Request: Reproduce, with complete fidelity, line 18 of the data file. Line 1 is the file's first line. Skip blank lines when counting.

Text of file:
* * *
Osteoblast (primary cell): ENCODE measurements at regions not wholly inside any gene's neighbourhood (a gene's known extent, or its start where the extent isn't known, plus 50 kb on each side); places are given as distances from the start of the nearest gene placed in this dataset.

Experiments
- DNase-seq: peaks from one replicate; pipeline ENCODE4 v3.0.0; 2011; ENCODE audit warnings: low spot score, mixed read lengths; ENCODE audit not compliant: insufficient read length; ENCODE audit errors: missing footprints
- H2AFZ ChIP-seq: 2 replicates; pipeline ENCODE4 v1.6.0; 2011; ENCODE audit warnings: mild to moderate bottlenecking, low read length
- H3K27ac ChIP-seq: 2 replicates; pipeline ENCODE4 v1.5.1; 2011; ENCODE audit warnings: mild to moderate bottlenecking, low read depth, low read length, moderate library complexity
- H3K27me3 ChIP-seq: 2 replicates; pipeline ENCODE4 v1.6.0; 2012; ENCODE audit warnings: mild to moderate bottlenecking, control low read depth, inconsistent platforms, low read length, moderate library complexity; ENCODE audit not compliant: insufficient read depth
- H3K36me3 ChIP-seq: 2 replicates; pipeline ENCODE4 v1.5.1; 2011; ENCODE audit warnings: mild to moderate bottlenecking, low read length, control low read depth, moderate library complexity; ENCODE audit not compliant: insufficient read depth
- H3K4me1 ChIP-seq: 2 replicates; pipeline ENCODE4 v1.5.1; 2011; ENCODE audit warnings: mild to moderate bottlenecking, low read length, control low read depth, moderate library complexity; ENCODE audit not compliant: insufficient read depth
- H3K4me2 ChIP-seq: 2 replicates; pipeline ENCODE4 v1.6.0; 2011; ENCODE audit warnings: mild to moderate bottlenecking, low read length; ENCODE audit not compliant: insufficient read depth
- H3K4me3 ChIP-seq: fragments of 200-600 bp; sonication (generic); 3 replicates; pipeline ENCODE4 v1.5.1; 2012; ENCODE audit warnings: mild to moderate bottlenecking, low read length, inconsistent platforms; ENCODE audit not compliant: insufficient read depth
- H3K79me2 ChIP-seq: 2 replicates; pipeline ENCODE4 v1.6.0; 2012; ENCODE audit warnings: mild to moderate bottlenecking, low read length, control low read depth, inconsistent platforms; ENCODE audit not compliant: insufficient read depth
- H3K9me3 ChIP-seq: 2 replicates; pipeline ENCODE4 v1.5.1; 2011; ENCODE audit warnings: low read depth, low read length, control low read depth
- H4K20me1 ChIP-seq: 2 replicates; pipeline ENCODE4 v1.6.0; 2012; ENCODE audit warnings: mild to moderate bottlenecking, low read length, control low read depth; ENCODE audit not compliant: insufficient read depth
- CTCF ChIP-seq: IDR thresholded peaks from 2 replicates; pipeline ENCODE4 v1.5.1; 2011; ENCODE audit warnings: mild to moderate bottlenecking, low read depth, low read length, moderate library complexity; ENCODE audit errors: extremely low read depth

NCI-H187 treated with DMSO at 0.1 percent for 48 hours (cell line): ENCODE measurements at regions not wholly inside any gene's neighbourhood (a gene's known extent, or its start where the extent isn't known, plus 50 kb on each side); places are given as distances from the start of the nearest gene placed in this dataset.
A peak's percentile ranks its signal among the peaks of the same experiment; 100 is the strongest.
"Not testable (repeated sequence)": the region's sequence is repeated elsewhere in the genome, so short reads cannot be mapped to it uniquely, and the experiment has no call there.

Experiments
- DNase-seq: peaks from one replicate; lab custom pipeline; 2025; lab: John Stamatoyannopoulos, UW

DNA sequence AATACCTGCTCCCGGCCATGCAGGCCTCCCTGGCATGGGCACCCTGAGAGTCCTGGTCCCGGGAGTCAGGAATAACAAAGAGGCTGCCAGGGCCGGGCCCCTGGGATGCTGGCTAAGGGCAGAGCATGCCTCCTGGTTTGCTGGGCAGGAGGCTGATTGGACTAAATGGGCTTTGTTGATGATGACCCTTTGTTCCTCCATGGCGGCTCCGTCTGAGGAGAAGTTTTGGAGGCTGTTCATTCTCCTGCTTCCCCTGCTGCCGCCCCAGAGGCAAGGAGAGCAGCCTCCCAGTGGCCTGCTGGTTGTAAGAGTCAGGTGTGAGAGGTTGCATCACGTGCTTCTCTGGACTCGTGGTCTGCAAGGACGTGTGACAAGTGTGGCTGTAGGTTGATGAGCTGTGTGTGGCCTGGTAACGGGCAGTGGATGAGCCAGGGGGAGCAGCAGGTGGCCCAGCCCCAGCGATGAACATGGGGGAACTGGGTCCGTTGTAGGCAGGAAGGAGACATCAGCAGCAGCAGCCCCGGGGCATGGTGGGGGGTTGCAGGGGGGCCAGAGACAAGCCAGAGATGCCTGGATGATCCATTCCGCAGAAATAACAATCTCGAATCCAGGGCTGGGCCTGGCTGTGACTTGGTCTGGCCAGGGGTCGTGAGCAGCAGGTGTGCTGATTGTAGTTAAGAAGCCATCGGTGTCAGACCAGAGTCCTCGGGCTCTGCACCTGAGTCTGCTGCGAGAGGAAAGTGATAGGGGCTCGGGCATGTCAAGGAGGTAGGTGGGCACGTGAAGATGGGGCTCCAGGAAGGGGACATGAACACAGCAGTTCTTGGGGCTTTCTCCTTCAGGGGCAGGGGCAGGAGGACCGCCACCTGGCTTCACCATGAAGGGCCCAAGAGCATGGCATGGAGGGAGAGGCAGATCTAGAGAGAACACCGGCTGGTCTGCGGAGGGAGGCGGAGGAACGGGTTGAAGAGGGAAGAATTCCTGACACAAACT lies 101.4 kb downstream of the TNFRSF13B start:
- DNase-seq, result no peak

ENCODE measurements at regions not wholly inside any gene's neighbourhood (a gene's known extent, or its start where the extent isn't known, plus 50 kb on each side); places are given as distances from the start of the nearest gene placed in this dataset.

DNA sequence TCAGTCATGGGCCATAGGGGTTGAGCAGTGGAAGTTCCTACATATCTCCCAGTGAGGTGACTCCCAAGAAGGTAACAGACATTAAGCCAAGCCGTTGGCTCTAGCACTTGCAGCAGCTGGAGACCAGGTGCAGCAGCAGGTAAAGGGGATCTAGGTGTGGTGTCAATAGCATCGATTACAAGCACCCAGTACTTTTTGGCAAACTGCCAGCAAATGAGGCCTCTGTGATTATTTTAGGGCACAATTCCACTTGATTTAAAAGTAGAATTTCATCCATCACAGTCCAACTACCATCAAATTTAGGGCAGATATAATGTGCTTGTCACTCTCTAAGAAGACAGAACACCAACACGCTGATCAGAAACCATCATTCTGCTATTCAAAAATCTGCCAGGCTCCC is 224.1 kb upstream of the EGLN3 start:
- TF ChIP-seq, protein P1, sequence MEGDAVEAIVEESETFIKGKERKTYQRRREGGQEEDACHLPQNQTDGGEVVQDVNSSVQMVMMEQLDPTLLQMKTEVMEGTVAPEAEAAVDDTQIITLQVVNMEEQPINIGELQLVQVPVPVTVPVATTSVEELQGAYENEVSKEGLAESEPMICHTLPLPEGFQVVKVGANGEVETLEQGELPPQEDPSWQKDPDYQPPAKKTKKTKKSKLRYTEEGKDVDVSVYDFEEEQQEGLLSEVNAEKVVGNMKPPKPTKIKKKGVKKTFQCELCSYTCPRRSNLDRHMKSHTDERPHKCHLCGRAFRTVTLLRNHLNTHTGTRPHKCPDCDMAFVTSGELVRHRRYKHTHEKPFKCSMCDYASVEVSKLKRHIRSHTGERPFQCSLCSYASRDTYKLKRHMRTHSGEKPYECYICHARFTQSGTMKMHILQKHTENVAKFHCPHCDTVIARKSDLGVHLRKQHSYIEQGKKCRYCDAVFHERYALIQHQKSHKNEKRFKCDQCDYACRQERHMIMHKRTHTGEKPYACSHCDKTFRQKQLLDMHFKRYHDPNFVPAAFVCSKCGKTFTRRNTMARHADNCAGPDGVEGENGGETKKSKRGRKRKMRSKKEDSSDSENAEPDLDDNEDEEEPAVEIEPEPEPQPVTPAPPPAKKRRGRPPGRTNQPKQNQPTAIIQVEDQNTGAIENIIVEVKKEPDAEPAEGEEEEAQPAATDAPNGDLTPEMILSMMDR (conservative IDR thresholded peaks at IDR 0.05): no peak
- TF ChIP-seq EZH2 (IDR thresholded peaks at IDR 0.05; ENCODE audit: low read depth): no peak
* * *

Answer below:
Experiments